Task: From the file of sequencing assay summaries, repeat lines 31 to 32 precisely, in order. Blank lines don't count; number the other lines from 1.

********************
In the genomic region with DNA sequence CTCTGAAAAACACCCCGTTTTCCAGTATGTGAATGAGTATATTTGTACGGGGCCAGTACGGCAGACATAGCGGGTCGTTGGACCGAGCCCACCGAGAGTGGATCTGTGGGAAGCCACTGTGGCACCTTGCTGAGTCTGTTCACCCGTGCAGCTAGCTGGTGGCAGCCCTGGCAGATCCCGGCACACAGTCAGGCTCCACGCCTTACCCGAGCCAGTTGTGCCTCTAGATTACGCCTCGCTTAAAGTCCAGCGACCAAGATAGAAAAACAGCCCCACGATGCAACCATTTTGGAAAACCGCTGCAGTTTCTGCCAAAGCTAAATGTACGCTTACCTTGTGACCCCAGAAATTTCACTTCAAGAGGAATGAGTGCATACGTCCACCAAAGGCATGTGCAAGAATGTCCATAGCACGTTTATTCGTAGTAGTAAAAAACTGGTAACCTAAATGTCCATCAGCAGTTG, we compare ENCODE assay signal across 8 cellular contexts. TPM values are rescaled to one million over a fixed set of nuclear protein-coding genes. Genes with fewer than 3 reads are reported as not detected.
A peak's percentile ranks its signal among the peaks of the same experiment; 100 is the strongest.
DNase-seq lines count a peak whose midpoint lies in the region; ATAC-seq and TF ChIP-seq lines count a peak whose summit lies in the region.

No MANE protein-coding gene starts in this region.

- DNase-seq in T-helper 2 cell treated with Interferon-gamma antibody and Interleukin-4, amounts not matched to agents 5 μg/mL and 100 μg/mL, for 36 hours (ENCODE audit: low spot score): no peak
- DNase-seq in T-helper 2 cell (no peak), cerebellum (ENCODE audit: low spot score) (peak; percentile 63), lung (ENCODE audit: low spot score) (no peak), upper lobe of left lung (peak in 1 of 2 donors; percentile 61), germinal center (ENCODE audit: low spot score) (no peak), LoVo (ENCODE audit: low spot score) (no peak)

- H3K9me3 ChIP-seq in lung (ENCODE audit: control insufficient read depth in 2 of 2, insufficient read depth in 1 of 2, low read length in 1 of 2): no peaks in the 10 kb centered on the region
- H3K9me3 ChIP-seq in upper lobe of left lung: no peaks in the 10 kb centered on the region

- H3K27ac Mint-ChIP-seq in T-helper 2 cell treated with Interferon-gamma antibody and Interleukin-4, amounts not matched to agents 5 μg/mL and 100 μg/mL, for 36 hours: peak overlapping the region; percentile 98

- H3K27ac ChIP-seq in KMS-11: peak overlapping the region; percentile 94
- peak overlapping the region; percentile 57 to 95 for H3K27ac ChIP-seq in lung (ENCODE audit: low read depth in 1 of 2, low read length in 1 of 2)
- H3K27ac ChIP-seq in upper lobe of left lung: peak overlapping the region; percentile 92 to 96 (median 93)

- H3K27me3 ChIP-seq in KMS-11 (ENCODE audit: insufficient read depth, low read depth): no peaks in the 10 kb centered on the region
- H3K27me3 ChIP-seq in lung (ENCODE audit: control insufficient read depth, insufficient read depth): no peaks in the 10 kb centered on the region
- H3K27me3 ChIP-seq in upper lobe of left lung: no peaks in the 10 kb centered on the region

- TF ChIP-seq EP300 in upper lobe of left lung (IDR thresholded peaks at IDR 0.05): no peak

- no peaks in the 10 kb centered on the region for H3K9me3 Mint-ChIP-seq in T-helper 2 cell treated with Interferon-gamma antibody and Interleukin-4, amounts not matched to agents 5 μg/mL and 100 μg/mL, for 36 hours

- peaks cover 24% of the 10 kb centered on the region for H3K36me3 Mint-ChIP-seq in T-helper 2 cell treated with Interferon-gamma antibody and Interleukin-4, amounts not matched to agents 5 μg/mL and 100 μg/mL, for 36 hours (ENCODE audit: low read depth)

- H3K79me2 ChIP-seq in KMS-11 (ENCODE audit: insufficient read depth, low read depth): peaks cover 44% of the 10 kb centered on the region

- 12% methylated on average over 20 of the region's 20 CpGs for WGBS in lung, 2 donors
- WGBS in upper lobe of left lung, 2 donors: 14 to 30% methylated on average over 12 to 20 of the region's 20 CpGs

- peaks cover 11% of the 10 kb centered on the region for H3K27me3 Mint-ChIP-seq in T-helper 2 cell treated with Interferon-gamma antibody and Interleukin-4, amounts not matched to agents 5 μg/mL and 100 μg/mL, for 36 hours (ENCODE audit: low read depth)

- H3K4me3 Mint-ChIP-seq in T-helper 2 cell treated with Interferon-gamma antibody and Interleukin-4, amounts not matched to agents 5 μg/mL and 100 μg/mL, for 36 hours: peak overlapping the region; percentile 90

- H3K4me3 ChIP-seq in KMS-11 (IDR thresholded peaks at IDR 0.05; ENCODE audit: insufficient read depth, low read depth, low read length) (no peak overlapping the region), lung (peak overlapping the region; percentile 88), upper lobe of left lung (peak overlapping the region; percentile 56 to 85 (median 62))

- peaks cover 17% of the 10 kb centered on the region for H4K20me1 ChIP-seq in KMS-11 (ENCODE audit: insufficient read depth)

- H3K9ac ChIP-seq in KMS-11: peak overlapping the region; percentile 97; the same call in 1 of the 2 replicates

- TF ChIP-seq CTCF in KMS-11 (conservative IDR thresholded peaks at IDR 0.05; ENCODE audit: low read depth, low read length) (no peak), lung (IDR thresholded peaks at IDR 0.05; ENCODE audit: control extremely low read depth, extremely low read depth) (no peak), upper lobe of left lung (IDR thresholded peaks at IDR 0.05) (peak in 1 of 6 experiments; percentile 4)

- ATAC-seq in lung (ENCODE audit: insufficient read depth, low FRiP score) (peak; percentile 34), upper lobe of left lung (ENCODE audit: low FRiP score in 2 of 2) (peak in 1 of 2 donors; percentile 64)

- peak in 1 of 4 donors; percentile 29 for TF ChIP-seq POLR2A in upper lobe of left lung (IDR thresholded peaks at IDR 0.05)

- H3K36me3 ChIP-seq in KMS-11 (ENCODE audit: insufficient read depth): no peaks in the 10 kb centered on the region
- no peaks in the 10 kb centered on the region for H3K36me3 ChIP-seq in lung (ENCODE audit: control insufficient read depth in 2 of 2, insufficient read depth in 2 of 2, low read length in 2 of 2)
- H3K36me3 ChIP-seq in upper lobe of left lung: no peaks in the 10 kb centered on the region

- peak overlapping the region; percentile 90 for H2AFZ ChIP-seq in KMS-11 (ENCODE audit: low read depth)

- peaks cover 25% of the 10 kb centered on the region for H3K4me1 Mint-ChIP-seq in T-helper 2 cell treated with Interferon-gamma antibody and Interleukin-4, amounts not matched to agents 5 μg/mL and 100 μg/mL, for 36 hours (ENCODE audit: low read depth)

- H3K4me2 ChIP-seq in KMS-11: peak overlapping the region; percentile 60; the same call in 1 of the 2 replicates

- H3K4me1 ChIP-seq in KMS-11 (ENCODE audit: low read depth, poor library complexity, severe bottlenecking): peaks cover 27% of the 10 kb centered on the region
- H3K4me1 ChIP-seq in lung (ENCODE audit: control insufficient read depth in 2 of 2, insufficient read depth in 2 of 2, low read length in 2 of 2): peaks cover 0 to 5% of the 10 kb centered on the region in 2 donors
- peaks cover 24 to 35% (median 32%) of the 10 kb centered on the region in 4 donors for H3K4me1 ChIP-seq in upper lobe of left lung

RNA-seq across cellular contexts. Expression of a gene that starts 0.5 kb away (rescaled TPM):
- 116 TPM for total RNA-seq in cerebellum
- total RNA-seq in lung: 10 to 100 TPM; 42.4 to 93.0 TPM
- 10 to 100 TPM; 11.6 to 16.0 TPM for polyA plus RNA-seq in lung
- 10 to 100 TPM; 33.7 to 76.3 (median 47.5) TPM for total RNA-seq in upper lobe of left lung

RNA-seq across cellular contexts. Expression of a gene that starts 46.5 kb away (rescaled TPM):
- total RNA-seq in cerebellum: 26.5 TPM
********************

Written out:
- no peaks in the 10 kb centered on the region for H3K36me3 ChIP-seq in lung (ENCODE audit: control insufficient read depth in 2 of 2, insufficient read depth in 2 of 2, low read length in 2 of 2)
- H3K36me3 ChIP-seq in upper lobe of left lung: no peaks in the 10 kb centered on the region